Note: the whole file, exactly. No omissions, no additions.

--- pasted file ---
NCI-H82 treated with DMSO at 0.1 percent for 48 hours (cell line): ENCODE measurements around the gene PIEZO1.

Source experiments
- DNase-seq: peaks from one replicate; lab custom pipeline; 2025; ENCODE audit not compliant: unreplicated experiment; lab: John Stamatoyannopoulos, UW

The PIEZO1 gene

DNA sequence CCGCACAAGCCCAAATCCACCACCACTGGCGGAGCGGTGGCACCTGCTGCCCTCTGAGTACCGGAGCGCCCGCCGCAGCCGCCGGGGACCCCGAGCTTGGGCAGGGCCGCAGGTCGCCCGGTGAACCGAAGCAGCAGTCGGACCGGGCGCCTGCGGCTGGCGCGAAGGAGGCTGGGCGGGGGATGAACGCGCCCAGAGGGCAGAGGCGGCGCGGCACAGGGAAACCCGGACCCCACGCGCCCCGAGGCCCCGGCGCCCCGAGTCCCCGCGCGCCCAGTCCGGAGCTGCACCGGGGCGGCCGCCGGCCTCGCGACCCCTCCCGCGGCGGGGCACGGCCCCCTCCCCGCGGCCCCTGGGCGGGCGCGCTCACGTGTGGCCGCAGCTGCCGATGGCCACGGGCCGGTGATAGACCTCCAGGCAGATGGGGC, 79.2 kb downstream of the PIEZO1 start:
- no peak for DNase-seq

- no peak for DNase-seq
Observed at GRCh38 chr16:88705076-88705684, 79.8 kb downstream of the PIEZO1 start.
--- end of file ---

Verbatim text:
NCI-H82 treated with DMSO at 0.1 percent for 48 hours (cell line): ENCODE measurements around the gene PIEZO1.

Source experiments
- DNase-seq: peaks from one replicate; lab custom pipeline; 2025; ENCODE audit not compliant: unreplicated experiment; lab: John Stamatoyannopoulos, UW

The PIEZO1 gene

DNA sequence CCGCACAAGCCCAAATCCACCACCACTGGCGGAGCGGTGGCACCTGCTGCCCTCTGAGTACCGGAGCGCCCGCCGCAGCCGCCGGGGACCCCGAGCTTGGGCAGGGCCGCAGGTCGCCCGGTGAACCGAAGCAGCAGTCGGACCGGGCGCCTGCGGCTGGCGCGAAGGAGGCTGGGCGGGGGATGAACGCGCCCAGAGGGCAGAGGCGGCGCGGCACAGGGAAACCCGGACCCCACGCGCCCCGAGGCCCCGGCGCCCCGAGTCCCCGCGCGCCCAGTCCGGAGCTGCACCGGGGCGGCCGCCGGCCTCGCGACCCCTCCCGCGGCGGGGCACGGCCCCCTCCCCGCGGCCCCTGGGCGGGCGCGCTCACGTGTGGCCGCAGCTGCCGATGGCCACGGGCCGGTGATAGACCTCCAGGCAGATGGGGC, 79.2 kb downstream of the PIEZO1 start:
- no peak for DNase-seq

- no peak for DNase-seq
Observed at GRCh38 chr16:88705076-88705684, 79.8 kb downstream of the PIEZO1 start.